Coryell County Homeschooling2018-04-05T18:09:13+00:00

Coryell County Homeschooling Resources for NEW Homeschoolers

homeschool kindergarten curriculum

You should be woory with the direction US public education system if you are a parent with conservative values. Unfortunately, for a great number families in this predicament home schooling has offered a way out of this predicament. For individuals in Texas, Great Homeschool Convention can provide the support you seek. At our conventions you can get the best Homeschooling Online and many other subjects of interest to For parents in the Coryell County area. After you have attended in one of our conferences you’ll understand why so many families with conservative values consider Great Homeschool Convention is the best event for those searching for homeschooling and Coryell County.

Lately, homeschooling has gone through a few advances. Parents now have significantly more options than they did in the past. If you are contemplating on this approach for your kid, you need to check out the future of homeschooling.

There Are Plenty Models To Pick From – There are multiple approaches to home-schooling your kid. There are numerous schooling styles to follow, including School-At-Home, Unschooling, Charlotte Mason, and Electic Education methods. Parents look at various schooling types and discover one that’s an effective fit for child.

Parents Have Several Resources – When you are homeschooling your son or daughter, you do not have to do it all on your own. There are numerous resources available to home-schooling parents. You will find website courses you could enroll your children for. You will find computerized teaching tools that can help you describe complex concepts for your kids. These resources might help parents handle the stresses of educating.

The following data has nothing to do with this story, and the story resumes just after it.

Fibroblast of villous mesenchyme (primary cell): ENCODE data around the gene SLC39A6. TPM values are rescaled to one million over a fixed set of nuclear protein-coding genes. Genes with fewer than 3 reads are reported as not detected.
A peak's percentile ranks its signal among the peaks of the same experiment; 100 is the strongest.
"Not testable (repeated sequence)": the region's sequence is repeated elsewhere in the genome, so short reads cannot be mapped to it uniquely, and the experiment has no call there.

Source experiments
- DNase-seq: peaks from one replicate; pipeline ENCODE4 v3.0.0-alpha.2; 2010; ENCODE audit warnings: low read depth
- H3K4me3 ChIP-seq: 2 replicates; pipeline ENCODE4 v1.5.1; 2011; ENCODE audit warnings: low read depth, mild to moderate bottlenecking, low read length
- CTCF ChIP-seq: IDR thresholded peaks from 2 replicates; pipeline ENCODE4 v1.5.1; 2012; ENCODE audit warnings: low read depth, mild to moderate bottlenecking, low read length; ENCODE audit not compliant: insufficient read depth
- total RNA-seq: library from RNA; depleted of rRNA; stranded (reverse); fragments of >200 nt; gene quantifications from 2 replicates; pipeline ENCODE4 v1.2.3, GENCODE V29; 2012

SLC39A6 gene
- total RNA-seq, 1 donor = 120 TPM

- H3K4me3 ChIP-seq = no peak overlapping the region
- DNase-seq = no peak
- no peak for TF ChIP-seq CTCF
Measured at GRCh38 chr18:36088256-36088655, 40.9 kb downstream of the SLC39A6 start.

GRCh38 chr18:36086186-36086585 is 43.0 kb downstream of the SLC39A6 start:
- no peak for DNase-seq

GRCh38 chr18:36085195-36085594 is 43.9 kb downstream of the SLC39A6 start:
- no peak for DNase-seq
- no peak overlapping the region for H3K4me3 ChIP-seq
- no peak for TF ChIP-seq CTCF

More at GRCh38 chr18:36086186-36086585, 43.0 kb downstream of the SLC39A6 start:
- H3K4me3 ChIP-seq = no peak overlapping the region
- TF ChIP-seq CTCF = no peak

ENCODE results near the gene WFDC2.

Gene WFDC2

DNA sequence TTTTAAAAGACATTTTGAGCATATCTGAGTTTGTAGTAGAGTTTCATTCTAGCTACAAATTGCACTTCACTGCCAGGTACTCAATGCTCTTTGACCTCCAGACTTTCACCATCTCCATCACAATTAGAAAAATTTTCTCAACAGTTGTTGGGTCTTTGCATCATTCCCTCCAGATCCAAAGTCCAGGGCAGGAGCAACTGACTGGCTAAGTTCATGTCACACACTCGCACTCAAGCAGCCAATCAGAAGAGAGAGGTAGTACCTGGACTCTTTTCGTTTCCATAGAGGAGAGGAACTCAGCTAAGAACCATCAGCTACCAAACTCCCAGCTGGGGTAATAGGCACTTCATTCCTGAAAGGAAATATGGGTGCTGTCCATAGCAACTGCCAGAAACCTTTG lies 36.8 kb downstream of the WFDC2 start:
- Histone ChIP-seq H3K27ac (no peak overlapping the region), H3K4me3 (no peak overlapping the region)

Regulations Are Changing – The laws dealing with home schooling haven’t been kept static. Many cities have changed home schooling laws or passed new rules in place. It is wise to research the rules in your neighborhood before starting to homeschool your children.

Home schooling is a superb prospect for a lot of mothers and fathers. Make time to read more about home-schooling and discover what the future holds.

Ways to Help your Children Florish through Home-schooling in Coryell County

Home schooling your son or daughter could be highly beneficial. However, there a path to consider to ensure that he or she is accomplishing all that they should with home-schooling in Coryell County. Therefore how can you help your child to succeed?

  1. Find out about Courses – First and foremost, spend some time to examine the syllabus and ensure that you select one which works for your child and you in relation to fees in addition to the curriculum.
  2. Stick to a Routine – Whether your children are seeing you as an educator or sending in their work to “satellite teacher”, it’s critical that they learn a structure. Make sure they are be conscious of the idea that they must get up at a particular time in the morning, go through the same morning routine on Monday to Friday, and be done with the work that may be organized for the entire day before they can be considered finished.